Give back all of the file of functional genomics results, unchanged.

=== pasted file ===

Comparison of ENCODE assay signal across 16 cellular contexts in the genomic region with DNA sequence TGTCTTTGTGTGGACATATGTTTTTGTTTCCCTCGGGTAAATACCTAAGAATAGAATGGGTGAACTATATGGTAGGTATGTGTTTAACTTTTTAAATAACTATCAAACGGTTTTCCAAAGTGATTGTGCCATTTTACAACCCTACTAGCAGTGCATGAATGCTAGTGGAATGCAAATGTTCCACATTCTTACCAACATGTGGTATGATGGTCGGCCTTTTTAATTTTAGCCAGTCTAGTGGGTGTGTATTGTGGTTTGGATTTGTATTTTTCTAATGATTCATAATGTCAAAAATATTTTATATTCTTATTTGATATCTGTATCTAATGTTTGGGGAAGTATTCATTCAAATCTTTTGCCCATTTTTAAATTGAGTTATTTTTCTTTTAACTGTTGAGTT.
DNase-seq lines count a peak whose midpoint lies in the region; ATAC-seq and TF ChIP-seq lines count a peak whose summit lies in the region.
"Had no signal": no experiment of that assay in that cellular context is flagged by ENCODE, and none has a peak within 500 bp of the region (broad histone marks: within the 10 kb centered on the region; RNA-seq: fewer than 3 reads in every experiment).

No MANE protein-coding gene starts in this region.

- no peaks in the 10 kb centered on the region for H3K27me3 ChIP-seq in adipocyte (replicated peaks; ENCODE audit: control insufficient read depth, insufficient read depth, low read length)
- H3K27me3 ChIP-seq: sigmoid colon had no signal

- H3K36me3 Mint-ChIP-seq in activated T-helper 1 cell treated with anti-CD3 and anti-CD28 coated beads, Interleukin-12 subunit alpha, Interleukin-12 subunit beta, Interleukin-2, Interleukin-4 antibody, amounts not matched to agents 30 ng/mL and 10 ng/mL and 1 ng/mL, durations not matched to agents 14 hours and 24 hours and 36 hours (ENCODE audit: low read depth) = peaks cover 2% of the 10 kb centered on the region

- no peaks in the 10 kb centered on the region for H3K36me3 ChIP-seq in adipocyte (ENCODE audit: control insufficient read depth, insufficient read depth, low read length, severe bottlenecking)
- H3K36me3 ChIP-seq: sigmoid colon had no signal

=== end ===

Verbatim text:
Comparison of ENCODE assay signal across 16 cellular contexts in the genomic region with DNA sequence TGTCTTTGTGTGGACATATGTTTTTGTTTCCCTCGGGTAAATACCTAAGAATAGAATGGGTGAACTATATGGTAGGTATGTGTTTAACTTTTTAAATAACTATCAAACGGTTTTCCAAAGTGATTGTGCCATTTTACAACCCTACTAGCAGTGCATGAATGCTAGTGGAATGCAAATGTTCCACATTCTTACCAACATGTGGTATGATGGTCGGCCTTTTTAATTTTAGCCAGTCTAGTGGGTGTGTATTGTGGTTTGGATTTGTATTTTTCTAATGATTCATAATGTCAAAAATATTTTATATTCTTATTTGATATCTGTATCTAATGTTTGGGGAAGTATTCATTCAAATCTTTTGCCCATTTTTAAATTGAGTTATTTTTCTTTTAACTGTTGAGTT.
DNase-seq lines count a peak whose midpoint lies in the region; ATAC-seq and TF ChIP-seq lines count a peak whose summit lies in the region.
"Had no signal": no experiment of that assay in that cellular context is flagged by ENCODE, and none has a peak within 500 bp of the region (broad histone marks: within the 10 kb centered on the region; RNA-seq: fewer than 3 reads in every experiment).

No MANE protein-coding gene starts in this region.

- no peaks in the 10 kb centered on the region for H3K27me3 ChIP-seq in adipocyte (replicated peaks; ENCODE audit: control insufficient read depth, insufficient read depth, low read length)
- H3K27me3 ChIP-seq: sigmoid colon had no signal

- H3K36me3 Mint-ChIP-seq in activated T-helper 1 cell treated with anti-CD3 and anti-CD28 coated beads, Interleukin-12 subunit alpha, Interleukin-12 subunit beta, Interleukin-2, Interleukin-4 antibody, amounts not matched to agents 30 ng/mL and 10 ng/mL and 1 ng/mL, durations not matched to agents 14 hours and 24 hours and 36 hours (ENCODE audit: low read depth) = peaks cover 2% of the 10 kb centered on the region

- no peaks in the 10 kb centered on the region for H3K36me3 ChIP-seq in adipocyte (ENCODE audit: control insufficient read depth, insufficient read depth, low read length, severe bottlenecking)
- H3K36me3 ChIP-seq: sigmoid colon had no signal